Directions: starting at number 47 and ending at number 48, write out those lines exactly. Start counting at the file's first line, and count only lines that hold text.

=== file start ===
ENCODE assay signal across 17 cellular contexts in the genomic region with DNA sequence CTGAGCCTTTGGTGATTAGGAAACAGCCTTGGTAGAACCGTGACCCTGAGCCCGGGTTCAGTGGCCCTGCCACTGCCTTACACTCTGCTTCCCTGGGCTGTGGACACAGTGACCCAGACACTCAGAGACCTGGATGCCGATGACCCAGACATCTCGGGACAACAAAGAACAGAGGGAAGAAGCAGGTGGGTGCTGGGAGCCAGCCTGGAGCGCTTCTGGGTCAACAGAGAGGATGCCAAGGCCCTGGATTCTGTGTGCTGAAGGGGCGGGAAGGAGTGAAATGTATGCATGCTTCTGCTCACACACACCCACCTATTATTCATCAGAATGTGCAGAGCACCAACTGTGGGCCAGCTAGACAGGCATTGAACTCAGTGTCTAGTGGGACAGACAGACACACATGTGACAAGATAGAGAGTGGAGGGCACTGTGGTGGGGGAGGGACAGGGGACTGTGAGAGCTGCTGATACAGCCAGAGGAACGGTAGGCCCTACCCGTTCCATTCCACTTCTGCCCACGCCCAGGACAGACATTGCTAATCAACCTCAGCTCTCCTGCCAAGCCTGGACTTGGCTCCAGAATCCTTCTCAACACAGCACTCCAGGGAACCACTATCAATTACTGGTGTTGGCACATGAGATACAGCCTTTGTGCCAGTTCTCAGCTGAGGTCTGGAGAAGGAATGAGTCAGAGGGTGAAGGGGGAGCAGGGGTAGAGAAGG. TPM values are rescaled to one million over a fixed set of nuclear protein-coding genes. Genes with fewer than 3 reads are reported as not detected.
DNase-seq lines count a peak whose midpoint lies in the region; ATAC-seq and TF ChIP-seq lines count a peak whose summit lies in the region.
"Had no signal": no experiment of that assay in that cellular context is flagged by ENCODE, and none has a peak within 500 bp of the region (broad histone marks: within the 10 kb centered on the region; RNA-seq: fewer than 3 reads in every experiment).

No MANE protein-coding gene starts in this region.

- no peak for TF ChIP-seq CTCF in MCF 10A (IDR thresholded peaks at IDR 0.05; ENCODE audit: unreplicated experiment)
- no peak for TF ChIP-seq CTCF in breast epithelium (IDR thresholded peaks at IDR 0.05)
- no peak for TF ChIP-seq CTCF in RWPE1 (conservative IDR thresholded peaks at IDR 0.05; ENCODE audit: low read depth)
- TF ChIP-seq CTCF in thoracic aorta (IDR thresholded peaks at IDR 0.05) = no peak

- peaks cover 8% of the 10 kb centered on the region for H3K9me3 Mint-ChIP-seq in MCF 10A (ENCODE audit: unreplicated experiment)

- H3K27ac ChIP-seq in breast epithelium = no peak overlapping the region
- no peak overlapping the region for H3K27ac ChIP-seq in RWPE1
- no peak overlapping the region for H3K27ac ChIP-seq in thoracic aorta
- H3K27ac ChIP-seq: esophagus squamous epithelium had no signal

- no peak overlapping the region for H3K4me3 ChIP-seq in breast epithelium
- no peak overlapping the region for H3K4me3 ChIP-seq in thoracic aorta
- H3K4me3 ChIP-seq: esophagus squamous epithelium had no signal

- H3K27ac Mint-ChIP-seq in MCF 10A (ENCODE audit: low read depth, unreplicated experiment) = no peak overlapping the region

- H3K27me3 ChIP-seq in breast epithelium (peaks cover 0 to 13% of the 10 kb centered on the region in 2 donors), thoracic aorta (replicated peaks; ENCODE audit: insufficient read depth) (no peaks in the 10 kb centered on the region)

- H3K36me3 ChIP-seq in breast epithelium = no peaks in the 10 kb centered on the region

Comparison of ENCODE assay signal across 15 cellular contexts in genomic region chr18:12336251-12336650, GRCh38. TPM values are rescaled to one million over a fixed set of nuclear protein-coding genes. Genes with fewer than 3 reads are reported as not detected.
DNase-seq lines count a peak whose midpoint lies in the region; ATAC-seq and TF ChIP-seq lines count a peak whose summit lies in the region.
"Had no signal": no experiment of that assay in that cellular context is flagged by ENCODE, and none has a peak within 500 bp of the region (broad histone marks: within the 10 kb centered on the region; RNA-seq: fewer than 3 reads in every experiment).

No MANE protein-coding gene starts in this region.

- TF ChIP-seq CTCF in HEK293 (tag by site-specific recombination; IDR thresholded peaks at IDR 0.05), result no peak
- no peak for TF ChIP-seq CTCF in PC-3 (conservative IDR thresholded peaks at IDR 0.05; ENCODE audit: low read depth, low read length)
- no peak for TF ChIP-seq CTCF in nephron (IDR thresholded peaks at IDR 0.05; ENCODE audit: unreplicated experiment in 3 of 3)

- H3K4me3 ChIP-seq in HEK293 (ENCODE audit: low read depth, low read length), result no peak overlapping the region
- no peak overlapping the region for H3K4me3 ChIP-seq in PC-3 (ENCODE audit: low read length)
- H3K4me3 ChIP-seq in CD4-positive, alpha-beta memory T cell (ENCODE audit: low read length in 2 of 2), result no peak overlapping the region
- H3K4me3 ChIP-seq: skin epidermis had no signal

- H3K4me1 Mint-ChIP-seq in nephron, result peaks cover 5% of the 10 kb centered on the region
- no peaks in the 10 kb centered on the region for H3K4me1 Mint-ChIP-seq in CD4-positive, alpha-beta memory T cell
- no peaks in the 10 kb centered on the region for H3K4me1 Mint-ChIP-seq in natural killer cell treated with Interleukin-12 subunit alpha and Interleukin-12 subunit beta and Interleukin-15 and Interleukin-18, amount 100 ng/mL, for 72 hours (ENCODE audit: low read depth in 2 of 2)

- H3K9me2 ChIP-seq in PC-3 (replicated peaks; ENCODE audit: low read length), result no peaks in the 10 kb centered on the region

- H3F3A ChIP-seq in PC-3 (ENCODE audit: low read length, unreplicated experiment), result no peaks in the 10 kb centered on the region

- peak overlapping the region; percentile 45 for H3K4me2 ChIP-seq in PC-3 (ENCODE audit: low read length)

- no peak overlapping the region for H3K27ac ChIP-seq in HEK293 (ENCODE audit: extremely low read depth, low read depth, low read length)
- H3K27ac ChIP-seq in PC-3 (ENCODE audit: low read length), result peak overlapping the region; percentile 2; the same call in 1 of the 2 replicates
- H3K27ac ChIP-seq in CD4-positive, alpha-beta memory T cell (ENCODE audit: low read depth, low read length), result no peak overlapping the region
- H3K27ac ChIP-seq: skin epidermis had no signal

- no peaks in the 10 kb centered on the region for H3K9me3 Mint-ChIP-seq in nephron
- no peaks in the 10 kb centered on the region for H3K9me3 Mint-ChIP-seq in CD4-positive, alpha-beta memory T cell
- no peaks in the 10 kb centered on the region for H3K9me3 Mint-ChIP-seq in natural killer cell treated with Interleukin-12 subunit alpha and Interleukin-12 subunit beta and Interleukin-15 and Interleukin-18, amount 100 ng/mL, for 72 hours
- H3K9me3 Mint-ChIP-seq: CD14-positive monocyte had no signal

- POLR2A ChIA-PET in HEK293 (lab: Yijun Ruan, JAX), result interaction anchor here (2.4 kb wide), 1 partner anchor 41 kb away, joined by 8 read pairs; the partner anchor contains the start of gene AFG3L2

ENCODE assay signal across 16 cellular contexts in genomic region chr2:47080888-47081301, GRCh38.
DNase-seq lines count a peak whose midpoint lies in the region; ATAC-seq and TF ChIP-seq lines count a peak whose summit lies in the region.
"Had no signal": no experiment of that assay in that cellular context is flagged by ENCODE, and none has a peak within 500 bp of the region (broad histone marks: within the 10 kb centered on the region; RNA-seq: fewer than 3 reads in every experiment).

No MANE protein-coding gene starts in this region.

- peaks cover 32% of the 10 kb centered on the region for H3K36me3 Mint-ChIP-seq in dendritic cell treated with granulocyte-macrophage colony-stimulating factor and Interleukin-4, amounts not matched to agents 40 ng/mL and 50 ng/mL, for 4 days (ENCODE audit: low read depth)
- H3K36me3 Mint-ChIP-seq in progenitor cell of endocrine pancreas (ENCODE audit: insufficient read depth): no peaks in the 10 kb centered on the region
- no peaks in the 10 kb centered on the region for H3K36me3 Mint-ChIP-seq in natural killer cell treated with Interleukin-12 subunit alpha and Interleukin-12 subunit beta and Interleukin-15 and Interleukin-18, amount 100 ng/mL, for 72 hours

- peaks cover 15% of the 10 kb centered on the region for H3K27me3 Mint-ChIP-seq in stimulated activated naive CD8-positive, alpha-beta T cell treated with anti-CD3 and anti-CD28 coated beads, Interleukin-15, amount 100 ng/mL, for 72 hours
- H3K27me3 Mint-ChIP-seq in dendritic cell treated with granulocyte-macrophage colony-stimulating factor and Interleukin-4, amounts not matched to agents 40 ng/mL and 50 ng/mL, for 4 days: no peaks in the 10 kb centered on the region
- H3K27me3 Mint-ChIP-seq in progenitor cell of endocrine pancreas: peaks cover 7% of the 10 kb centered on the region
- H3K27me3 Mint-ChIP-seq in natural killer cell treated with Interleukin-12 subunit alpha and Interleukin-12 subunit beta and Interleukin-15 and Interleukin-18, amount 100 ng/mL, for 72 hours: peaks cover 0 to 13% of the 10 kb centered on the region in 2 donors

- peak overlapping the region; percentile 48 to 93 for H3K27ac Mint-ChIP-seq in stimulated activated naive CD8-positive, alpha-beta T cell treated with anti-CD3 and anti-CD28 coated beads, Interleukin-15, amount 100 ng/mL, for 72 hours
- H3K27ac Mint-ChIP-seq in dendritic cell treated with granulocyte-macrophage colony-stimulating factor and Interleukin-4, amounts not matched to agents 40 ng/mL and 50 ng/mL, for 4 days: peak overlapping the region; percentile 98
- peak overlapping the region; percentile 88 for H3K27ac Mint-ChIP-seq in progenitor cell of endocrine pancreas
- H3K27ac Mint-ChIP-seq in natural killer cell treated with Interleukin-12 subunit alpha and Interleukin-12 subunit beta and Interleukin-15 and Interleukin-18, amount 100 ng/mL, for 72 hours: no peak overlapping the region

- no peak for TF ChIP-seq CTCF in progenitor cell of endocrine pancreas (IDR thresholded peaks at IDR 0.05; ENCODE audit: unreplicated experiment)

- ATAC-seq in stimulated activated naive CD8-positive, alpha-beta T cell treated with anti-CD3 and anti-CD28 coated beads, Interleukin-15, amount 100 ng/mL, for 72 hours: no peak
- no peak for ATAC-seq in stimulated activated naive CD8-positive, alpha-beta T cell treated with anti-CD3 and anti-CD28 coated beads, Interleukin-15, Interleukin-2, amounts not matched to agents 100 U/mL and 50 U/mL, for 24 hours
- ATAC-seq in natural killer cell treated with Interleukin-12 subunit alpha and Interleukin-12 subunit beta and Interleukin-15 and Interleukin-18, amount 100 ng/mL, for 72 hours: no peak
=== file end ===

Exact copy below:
DNase-seq lines count a peak whose midpoint lies in the region; ATAC-seq and TF ChIP-seq lines count a peak whose summit lies in the region.
"Had no signal": no experiment of that assay in that cellular context is flagged by ENCODE, and none has a peak within 500 bp of the region (broad histone marks: within the 10 kb centered on the region; RNA-seq: fewer than 3 reads in every experiment).